“Church on the Move: A Practical Guide for Minstry in the Community” (Book review)
March 15, 2022
“Church on the Move: A Practical Guide for Ministry in the Community” by G. Travis Norvell (Judson Press) is the best church growth book I have ever read! I must confess that I have not read many church growth books. I really don’t like them. They often make me depressed. But “Church on the Move” has recipes! That alone tells you it is different from any church growth book you have ever read.
The author writes out of his own experience as the pastor of a historic, small city neighborhood church in Minneapolis. He begins by sharing the story of his decision to give up his car (his wife still has a car) particularly as he does ministry. He relies on his bicycle, public transportation, walking, and catching a ride with others in the day-to-day work of ministry. The result of this is that he is truly getting to know his community and the community is getting to know him and the church. Norvell found that riding the bus with people in the community and having conversations with folks while on a walk through the neighborhood put a face on social justice—made it practical in new ways.
I must confess that I have not read many church growth books. I really don’t like them. They often make me depressed. But “Church on the Move” has recipes! That alone tells you it is different from any church growth book you have ever read.
As I read the book, every chapter stirred my imagination for what our church might be able to do to connect better with our community and grow—whether in number or mission. One chapter deals with what you can do with your parking lot, if you have one—or if you need one. Often a church parking lot is, what Norvell calls, “the temporary storage of automobiles.” What can be done with that space during the week to contribute to the good of the neighborhood? It can be a space for recreation, a community garden (on bails of straw!), or a venue for a farmers’ market or community festivals. And if more people in the congregation are walking to church (because they live in the neighborhood) or taking public transportation or riding their bicycles, a church could even find alternatives for the parking lot to enhance the Sunday experience. This is just one example of the very practical and accessible approach the author takes to the subject of church growth. Not to mention the discussion questions, exercises, and adaptations to classic prayers that are at the end of each chapter—as well as the aforementioned recipes.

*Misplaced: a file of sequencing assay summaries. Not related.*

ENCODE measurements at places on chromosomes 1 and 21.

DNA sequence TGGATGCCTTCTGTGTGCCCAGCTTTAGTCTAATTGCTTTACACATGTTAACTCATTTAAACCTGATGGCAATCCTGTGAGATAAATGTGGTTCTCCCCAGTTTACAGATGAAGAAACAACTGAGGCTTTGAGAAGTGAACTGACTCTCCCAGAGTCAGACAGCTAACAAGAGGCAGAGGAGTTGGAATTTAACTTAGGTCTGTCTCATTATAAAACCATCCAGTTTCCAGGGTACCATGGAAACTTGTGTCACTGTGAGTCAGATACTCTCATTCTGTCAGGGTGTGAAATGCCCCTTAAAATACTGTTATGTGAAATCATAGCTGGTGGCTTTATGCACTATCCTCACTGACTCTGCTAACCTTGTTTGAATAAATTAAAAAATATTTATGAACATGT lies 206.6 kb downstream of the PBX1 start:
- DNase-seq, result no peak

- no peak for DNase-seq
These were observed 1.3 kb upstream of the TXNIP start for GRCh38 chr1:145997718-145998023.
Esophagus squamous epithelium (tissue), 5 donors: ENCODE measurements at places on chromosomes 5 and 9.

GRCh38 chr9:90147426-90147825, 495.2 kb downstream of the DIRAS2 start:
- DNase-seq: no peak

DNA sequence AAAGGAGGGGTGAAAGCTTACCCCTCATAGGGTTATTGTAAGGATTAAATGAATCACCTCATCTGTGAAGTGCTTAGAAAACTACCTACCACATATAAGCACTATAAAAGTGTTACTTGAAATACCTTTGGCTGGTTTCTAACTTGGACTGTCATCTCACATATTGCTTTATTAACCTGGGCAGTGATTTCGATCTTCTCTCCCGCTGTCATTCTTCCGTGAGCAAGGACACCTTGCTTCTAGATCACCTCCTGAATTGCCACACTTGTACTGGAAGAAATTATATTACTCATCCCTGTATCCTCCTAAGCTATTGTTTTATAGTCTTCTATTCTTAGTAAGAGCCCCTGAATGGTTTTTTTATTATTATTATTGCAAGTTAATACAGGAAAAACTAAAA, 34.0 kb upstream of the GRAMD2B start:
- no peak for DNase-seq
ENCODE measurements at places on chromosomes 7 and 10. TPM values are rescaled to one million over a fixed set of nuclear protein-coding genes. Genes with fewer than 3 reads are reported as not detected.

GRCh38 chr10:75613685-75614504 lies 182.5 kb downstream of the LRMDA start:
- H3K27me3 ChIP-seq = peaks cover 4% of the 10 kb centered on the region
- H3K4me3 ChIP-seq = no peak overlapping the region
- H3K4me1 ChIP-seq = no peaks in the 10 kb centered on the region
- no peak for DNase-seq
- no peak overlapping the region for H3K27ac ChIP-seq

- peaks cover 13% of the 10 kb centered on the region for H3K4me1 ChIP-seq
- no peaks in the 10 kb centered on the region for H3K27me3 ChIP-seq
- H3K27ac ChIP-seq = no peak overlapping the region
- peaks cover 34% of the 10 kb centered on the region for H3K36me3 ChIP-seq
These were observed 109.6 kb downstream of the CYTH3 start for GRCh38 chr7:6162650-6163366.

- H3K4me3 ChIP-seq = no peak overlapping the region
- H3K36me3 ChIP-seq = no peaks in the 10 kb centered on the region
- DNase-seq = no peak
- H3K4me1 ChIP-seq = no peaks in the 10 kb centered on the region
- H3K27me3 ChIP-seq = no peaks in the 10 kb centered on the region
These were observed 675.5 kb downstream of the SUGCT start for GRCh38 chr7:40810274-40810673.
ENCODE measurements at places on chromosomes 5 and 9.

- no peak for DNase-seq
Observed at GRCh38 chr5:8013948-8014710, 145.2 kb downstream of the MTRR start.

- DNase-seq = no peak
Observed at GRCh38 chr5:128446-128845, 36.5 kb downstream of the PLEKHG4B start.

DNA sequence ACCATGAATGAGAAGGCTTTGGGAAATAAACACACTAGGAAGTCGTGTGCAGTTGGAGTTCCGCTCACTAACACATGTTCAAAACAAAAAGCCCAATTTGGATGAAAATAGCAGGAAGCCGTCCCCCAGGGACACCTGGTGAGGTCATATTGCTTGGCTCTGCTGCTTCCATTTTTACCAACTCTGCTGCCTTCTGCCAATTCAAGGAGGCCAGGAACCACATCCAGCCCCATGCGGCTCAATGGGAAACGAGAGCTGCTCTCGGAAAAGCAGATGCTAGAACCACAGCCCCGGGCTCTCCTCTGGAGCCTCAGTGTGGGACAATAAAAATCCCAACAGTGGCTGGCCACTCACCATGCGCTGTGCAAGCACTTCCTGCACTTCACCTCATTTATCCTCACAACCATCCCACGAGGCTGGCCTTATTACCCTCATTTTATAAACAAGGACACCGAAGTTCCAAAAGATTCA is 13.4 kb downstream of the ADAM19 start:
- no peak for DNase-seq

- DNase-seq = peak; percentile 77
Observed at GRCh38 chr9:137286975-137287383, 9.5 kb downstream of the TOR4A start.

Some might not call this a church growth book, but I think it is the best kind of church growth book. It is focused on the doable ways a church can organically grow in its mission, and even in numbers, by connecting in real ways to the surrounding community. It is practical, accessible, and uplifting, and it stirs the imagination. I plan to buy several copies of this book to pass out strategically among church leaders to spark their imaginations in regard to ways that our church can grow by becoming more directly connected to our community. I definitely plan to try out the recipe for pulled pork, and I may even ride my bicycle to church.
Rev. Dr. Shawn Zambrows is senior pastor of First Baptist Church of Redlands, California. Church on the Move: A Practical Guide for Ministry in the Community is available from Judson Press.